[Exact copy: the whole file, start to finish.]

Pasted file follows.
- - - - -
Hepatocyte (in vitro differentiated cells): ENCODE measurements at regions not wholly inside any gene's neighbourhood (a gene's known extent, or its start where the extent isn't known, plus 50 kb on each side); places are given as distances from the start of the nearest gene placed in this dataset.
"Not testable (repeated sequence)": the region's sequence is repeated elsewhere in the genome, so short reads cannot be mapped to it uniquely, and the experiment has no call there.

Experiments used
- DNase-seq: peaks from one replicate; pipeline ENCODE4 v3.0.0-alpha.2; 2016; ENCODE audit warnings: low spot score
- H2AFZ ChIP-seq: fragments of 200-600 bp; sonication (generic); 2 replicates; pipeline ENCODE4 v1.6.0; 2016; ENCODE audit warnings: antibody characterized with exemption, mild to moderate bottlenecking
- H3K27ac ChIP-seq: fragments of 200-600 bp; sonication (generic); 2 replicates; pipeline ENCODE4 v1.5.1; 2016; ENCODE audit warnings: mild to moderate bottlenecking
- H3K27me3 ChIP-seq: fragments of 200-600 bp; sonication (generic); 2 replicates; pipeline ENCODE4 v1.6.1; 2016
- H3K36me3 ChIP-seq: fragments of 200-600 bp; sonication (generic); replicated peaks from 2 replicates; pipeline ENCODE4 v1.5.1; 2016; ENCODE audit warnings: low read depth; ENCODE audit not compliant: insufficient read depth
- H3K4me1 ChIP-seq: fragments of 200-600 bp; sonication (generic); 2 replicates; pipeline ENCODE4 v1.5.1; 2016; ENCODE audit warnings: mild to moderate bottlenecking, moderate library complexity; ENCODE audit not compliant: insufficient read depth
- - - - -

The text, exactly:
Hepatocyte (in vitro differentiated cells): ENCODE measurements at regions not wholly inside any gene's neighbourhood (a gene's known extent, or its start where the extent isn't known, plus 50 kb on each side); places are given as distances from the start of the nearest gene placed in this dataset.
"Not testable (repeated sequence)": the region's sequence is repeated elsewhere in the genome, so short reads cannot be mapped to it uniquely, and the experiment has no call there.

Experiments used
- DNase-seq: peaks from one replicate; pipeline ENCODE4 v3.0.0-alpha.2; 2016; ENCODE audit warnings: low spot score
- H2AFZ ChIP-seq: fragments of 200-600 bp; sonication (generic); 2 replicates; pipeline ENCODE4 v1.6.0; 2016; ENCODE audit warnings: antibody characterized with exemption, mild to moderate bottlenecking
- H3K27ac ChIP-seq: fragments of 200-600 bp; sonication (generic); 2 replicates; pipeline ENCODE4 v1.5.1; 2016; ENCODE audit warnings: mild to moderate bottlenecking
- H3K27me3 ChIP-seq: fragments of 200-600 bp; sonication (generic); 2 replicates; pipeline ENCODE4 v1.6.1; 2016
- H3K36me3 ChIP-seq: fragments of 200-600 bp; sonication (generic); replicated peaks from 2 replicates; pipeline ENCODE4 v1.5.1; 2016; ENCODE audit warnings: low read depth; ENCODE audit not compliant: insufficient read depth
- H3K4me1 ChIP-seq: fragments of 200-600 bp; sonication (generic); 2 replicates; pipeline ENCODE4 v1.5.1; 2016; ENCODE audit warnings: mild to moderate bottlenecking, moderate library complexity; ENCODE audit not compliant: insufficient read depth